Explain the nature, character and spatial distribution of world cities
Closely associated with the process of globalisation is the notion of ‘World cities’. World cities are those such as London, New York and Tokyo where urban function has moved beyond the national scale to become a part of the international and global system. They are centres of culture, economics, employment, tourism, transport and communications and have been referred to as the command centres of the World’s borderless economy.
Nature and Character of World Cities
The nature of World cities is one of dominance and influence rather than just size. They are powerful centres of economic and cultural authority within their region and on the global stage. They are at the top of a world hierarchy of cities that reaches down through international regional centres down to national cities and below.
World cities are centres of political power. World cities contain the headquarters of many international government and non-government organisations such as the European Union (Brussels), the WHO and Red Cross (Geneva), United Nations (NY) and Greenpeace (Amsterdam). Major world decisions are taken in these locations. London as a world city is home to over 400 IGO’s and NGO’s including the head office of Amnesty International.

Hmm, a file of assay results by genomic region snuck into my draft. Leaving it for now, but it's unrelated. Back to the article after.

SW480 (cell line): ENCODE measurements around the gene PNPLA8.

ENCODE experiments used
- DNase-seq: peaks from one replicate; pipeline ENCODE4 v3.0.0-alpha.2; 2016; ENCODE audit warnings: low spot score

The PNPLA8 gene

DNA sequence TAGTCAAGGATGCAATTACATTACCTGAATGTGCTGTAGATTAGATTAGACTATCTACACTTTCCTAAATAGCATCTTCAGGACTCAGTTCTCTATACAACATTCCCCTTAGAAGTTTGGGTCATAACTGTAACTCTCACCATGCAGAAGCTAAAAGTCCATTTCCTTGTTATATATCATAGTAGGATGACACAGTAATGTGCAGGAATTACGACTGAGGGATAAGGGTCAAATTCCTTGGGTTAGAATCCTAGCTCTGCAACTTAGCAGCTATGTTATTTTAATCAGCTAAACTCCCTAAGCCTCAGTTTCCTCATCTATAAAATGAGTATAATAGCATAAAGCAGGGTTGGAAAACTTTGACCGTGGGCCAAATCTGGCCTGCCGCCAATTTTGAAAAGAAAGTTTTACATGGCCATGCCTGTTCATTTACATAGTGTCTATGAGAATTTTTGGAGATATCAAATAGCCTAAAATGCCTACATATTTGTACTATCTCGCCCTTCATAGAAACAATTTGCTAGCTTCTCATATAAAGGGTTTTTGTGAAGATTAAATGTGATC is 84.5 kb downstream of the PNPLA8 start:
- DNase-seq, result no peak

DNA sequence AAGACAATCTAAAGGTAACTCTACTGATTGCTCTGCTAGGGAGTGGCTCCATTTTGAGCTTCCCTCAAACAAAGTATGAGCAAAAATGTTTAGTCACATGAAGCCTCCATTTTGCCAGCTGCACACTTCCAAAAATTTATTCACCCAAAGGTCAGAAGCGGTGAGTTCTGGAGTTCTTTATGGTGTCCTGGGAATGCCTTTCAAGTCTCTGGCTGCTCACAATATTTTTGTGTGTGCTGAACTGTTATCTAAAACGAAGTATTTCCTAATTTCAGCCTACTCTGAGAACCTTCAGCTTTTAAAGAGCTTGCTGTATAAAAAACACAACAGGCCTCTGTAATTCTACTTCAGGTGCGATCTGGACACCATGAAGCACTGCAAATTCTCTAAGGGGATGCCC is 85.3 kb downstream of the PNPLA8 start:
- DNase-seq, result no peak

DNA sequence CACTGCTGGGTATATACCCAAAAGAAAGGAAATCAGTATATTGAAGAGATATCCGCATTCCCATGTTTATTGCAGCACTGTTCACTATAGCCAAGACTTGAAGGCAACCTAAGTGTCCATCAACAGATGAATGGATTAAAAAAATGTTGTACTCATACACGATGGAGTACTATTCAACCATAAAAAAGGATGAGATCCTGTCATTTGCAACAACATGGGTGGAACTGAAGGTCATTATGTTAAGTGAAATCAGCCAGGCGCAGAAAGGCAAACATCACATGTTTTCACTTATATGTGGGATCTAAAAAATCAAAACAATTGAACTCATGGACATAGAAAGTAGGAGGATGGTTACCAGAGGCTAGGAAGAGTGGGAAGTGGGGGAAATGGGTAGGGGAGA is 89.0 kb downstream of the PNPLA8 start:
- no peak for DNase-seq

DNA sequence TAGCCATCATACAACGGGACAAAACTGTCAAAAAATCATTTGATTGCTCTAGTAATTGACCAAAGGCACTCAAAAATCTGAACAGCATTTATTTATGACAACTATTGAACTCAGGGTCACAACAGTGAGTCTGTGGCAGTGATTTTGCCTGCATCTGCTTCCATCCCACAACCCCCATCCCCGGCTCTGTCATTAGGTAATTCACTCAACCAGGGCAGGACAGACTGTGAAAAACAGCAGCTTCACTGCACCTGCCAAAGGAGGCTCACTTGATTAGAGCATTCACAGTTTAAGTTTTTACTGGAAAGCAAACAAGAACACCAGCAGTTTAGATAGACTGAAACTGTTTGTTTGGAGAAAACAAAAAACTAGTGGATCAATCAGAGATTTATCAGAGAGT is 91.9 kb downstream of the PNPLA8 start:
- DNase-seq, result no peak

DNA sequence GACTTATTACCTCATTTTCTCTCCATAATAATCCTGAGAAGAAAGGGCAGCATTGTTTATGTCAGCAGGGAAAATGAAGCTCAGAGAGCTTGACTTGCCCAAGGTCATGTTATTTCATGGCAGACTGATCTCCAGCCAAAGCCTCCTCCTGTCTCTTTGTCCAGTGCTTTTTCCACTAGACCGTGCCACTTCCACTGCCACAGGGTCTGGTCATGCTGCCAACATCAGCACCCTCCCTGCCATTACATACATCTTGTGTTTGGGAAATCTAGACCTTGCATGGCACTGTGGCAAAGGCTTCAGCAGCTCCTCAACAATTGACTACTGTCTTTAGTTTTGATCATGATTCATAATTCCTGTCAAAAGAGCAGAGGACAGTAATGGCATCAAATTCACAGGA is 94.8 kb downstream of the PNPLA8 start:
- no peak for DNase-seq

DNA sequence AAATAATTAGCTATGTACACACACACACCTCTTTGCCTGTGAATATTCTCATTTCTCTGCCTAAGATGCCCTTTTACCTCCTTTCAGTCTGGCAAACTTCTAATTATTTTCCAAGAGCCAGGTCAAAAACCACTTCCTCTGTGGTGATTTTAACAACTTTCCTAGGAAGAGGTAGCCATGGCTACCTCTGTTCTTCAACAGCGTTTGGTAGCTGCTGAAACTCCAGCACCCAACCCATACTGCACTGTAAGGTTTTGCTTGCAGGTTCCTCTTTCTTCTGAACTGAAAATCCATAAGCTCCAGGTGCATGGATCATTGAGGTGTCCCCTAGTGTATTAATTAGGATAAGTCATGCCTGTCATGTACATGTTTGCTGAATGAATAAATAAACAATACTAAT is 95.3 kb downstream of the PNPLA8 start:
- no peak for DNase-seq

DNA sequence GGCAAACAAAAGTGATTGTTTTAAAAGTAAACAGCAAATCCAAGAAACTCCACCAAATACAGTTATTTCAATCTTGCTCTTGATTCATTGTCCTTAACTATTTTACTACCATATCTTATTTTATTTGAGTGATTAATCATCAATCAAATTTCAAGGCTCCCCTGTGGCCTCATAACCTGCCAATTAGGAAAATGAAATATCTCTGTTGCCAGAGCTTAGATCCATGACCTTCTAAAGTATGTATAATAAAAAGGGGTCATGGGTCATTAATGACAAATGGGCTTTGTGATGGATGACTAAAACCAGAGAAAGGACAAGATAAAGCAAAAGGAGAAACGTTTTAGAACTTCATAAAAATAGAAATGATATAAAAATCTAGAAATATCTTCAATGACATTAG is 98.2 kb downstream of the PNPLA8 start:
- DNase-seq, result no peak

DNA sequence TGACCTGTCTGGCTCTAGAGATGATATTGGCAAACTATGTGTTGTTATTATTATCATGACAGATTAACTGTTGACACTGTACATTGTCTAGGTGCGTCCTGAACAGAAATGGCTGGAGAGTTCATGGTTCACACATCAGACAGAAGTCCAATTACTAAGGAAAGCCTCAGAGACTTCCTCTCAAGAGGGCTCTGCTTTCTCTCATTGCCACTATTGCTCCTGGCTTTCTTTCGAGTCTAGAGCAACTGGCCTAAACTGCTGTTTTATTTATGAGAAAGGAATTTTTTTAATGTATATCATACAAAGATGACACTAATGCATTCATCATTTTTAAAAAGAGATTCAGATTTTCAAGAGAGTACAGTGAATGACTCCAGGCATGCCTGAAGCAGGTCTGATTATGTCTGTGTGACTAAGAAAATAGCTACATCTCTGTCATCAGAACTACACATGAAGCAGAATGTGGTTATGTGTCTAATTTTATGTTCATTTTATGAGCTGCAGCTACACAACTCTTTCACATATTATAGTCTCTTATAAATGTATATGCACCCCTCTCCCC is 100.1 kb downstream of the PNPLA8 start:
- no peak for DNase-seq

World centres are centres of the global economy and are where all-important financial decisions are made. The three dominant world cities in terms of the global financial market are New York, London and Tokyo. Los Angeles and Frankfurt also have a major importance for their regions. London is famous for its stock exchange; it has the world’s largest wholesale finance market, the largest foreign currency market and is home to many financial institutions. The largest banks in the world have their headquarters located in world cities. For example: New York, Citigroup and Chase Manhattan; London, HSBC and Barclays and Tokyo, Bank of Tokyo, Mitsubishi and Dai-Ichi Bank....
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